[Grammar] want (lack)

inase

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In general, "want" does not take the progressive form. (x I am wanting water.) However, it seems that when you are given a present, you may say, "I've been wanting this."
To my knowledge, "want", when it means "lack", may take the progressive form more frequently although it is the state (not action) verb.
I wonder if these variations are possible when "want" means "lack."

1. He wants courage.
2. He wants in courage.
3. He is wanting courage.
4. He is wanting in courage.
5. Courage is wanting in him.

Do both Americans and the British use this phrase?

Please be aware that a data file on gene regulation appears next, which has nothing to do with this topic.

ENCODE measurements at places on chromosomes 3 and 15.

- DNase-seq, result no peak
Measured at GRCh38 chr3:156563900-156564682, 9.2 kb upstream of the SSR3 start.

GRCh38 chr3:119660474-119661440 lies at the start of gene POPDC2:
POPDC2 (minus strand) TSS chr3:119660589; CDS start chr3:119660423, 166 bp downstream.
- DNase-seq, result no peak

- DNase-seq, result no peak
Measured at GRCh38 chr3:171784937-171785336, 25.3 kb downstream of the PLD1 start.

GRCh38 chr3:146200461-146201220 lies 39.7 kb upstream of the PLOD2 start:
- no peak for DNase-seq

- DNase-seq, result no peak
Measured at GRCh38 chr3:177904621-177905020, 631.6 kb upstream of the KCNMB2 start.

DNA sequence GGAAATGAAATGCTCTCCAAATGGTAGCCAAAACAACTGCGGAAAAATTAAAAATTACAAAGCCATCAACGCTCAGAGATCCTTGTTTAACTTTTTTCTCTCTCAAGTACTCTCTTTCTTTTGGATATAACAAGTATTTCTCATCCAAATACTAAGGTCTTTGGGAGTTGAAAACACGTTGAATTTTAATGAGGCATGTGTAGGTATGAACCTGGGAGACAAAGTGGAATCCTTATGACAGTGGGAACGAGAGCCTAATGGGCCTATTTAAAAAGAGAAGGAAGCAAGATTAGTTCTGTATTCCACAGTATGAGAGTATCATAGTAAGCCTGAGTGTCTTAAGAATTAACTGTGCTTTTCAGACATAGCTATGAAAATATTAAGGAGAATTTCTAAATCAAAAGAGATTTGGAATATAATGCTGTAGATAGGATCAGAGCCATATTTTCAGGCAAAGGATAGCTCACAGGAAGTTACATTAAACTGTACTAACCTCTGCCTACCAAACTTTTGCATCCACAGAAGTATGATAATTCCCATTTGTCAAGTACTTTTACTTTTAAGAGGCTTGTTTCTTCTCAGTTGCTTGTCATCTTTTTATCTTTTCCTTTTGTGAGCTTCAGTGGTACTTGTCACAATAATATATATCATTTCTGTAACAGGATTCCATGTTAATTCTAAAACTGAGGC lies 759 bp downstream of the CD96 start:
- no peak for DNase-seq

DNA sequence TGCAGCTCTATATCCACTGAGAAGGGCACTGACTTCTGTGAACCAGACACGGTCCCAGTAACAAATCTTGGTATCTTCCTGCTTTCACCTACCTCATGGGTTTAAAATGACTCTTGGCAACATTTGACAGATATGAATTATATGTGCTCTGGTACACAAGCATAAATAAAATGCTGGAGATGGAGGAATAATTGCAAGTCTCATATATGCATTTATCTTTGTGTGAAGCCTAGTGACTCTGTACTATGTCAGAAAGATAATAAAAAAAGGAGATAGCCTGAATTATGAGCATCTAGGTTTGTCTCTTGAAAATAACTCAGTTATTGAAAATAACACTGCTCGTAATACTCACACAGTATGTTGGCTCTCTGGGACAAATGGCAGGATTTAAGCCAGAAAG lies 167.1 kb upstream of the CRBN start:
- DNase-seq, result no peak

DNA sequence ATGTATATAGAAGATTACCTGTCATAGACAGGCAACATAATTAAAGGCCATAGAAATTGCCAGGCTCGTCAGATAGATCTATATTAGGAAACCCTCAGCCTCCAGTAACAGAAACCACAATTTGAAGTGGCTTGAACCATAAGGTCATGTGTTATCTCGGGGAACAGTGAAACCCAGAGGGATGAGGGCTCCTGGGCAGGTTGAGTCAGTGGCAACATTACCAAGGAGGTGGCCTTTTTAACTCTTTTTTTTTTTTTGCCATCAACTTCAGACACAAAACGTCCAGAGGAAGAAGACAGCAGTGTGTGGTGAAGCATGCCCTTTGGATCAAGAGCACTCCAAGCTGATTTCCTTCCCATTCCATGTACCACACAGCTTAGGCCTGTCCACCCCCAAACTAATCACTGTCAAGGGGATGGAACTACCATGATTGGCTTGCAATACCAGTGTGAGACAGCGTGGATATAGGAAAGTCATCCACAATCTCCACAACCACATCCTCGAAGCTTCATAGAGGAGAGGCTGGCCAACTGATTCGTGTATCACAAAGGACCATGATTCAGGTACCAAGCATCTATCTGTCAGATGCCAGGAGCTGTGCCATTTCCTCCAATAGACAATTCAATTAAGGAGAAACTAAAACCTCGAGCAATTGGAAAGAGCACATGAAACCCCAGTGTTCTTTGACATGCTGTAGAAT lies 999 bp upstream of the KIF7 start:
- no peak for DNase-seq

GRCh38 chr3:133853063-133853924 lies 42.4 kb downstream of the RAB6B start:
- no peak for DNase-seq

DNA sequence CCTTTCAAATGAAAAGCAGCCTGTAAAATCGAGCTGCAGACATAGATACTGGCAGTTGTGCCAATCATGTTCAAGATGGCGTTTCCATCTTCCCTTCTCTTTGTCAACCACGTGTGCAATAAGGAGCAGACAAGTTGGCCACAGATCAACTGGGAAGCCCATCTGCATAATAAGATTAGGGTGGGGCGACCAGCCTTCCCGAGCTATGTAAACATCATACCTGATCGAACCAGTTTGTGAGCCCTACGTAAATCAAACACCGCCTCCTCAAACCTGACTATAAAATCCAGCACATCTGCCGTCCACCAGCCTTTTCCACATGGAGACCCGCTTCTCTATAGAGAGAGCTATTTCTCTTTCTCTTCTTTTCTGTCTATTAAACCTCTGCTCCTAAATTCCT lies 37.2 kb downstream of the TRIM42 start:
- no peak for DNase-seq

6. He is slightly wanting. (meaning he is a little stupid)

Inase
 

GoesStation

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Do both Americans and the British use this phrase?
6. He is slightly wanting. (meaning he is a little stupid)
It doesn't sound natural with that meaning to my American English-trained ears.
 

Rover_KE

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'Want' meaning 'lack' is only used in poetic/literary texts these days.

Avoid it in casual conversation.
 

GoesStation

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It also persists in the saying Waste not, want not. Years ago I tried and failed to explain that one to a Chilean friend. :-(
 
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